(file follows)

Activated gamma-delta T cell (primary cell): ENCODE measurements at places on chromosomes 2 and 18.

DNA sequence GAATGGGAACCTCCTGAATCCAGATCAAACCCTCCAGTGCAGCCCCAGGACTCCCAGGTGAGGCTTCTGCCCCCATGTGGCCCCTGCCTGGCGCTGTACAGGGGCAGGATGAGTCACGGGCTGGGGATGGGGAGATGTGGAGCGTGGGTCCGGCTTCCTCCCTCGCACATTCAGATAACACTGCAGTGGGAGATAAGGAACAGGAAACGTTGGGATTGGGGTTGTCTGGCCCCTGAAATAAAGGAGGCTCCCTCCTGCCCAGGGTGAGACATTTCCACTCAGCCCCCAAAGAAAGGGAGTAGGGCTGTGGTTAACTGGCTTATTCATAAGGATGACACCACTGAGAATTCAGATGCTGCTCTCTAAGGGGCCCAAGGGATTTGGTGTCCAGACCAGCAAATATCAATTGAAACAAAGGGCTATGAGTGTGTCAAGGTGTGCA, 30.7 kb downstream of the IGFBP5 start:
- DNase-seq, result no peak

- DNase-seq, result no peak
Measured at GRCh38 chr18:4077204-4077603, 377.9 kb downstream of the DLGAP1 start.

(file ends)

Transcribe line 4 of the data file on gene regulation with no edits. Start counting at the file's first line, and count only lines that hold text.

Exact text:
- DNase-seq, result no peak